The Canadian news is flooded with discussions about pipelines and where they should or shouldn’t be built. So, how do we address these issues in the classrooms? Many of our students have family members who work in the oil industry and many have parents who work closely with Indigenous people and environmentalists. So when these issues are so hotly contested in the media, how do we teach students to listen to all perspectives and form opinions based on facts (especially in light of how many people are unable to look past bias)?
We created a product that introduces all sides of the pipeline issue. It’s not meant to have students create an opinion, but to learn to listen to a variety of perspectives. Sometimes when we feel passionately about an issue, it’s difficult to hear the other side. Even as teachers, we have to be careful to not influence the opinions of our students. We need to teach students to listen and evaluate multiple perspectives, disagree respectfully and back up their opinions with facts rather than other people’s opinions.
You can find in our store here.
We’d love to hear about your experiences discussing polarizing issues with your students. How are you managing the current culture of differing sides? How do you keep your personal opinion out of the classroom? Please share with us in the comments below.
For seven years we have been part of a proud tradition in our community. We make cards and deliver them to the houses and business all around our school community. We mail them to agencies and businesses involved with our school community.
Students collect all kinds of goodies like stickers, glitter, paper and old Christmas cards to upcycle them into new cards. Each student makes 2-3 cards so we have about 1500 cards to deliver during the month of December. Continue Reading
How do we create a classroom community where all students feel they are equal and belong? It turns out we’ve had more combined grade classes that straight grade classes since we began teaching, so we can’t imagine teaching any other way. First of all, we call it a combined class rather than a split class. It’s the first thing we do with parents because our combined classes are not like the old ‘split’ classes.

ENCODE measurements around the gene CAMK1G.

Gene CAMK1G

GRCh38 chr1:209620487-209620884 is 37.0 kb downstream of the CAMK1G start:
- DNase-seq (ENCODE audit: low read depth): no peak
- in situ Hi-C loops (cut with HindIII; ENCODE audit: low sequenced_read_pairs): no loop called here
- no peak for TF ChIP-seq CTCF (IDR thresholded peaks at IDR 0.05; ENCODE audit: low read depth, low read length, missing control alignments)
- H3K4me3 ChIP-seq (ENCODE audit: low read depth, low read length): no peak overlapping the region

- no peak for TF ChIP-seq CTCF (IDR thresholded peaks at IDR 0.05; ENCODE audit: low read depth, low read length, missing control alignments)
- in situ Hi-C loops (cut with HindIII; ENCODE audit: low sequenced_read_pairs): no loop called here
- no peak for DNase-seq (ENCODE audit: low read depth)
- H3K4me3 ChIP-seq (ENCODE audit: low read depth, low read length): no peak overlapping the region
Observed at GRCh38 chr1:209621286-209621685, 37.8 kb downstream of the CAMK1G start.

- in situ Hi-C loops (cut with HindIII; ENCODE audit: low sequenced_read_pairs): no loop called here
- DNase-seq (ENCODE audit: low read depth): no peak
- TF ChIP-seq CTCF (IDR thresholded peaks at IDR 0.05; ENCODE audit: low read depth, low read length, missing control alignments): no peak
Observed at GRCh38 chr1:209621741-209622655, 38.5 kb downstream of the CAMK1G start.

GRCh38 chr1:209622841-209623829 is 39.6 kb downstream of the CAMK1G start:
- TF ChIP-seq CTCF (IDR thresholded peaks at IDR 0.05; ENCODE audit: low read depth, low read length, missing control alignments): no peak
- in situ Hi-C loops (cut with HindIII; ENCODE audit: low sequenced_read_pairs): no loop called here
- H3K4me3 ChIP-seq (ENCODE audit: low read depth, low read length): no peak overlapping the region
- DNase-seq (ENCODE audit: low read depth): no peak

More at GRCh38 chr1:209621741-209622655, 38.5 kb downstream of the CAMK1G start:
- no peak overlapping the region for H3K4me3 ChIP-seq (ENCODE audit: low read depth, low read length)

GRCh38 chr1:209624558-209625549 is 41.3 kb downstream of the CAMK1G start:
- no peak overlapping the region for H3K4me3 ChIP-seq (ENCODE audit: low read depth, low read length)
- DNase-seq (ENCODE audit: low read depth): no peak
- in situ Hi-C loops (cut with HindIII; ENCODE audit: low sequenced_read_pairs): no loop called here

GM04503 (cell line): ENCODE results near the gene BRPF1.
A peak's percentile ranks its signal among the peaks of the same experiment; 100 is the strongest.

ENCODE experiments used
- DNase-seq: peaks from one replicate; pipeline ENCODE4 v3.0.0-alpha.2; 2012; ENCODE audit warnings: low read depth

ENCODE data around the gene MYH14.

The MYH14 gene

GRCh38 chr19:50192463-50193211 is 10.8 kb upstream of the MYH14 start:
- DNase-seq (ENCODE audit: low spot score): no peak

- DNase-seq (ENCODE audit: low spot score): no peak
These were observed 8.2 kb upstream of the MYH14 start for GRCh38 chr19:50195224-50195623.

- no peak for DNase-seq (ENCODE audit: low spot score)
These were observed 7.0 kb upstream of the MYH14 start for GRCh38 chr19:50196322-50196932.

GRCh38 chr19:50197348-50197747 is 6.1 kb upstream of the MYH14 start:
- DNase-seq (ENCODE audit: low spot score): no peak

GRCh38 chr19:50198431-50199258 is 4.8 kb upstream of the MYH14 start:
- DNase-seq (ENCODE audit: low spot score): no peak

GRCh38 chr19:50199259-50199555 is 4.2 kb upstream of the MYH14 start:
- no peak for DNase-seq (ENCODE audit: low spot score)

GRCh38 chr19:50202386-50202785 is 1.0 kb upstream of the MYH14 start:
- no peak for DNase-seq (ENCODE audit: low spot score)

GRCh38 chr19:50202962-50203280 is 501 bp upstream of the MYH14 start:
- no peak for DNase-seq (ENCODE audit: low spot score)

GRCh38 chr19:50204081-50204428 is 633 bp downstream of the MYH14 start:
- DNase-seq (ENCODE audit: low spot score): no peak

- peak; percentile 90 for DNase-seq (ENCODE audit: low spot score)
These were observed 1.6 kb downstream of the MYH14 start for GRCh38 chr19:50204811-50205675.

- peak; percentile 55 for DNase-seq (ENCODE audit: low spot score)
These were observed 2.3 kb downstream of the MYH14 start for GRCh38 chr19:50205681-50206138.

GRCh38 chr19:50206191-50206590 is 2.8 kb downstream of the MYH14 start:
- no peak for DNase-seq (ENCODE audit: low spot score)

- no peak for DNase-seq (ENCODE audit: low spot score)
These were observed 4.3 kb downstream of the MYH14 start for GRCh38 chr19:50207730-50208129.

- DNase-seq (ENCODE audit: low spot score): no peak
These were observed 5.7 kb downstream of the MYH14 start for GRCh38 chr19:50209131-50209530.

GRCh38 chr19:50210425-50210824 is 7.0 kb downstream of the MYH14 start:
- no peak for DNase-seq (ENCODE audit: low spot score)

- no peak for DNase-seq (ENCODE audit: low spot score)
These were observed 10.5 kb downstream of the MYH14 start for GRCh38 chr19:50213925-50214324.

When students come into our classroom on the first day of school they immediately collect into two different groups-the lower grade and the upper grade. They don’t know each other well and like to sit with their friends. We don’t give students a seating plan right away (or sometimes at all) so we can see which relationships form or are already in place, but then we slowly start changing their mindset about the combined class.
So, what are our secrets?
The year has started. Things are starting to settle and it’s time to count your blessings in the classroom. We call the start of year through Thanksgiving (well, Canadian Thanksgiving on the second Monday of October) the beta period. It’s the time of year to try things out, get to know the students, build relationships and set up the year for success.
The beta period is not the time of year we spend getting deep into content. We review. We read. We talk about what is coming next. We check out our skills and show what we can or can’t do.
It’s the perfect time to take a look at what’s working, what’s starting to work and what needs to be scrapped. It’s time to count our blessings and make a list of all the things we are thankful for in our classroom. So, here is a little checklist we use to decide how are things working so far. Continue Reading
Imagine a classroom where the students monitored themselves-and not in that “hall pass police officer” type of way. Imagine a classroom where students encouraged each other to keep the room tidy, put things way and treat each other with respect.
It’s possible, because each year we turn out a classroom full of polite and respectful students, but it takes work. Creating a sense of agency is just as important as all the math and reading skills.
What is a sense of agency? It is a student-centered approach to classroom management.
Here are some ways we create a sense of agency.
At the beginning of the school year we work hard to teach students some basic courtesies to make everyone happier and keep students responsible for their learning space. these are five basic things we teach repeatedly during the first month of school to our upper elementary students. We also want to stress that just because this is how we do things, doesn’t mean these procedures will work ‘as is’ in your classroom. Feel free to solve the issues in your own way. Continue Reading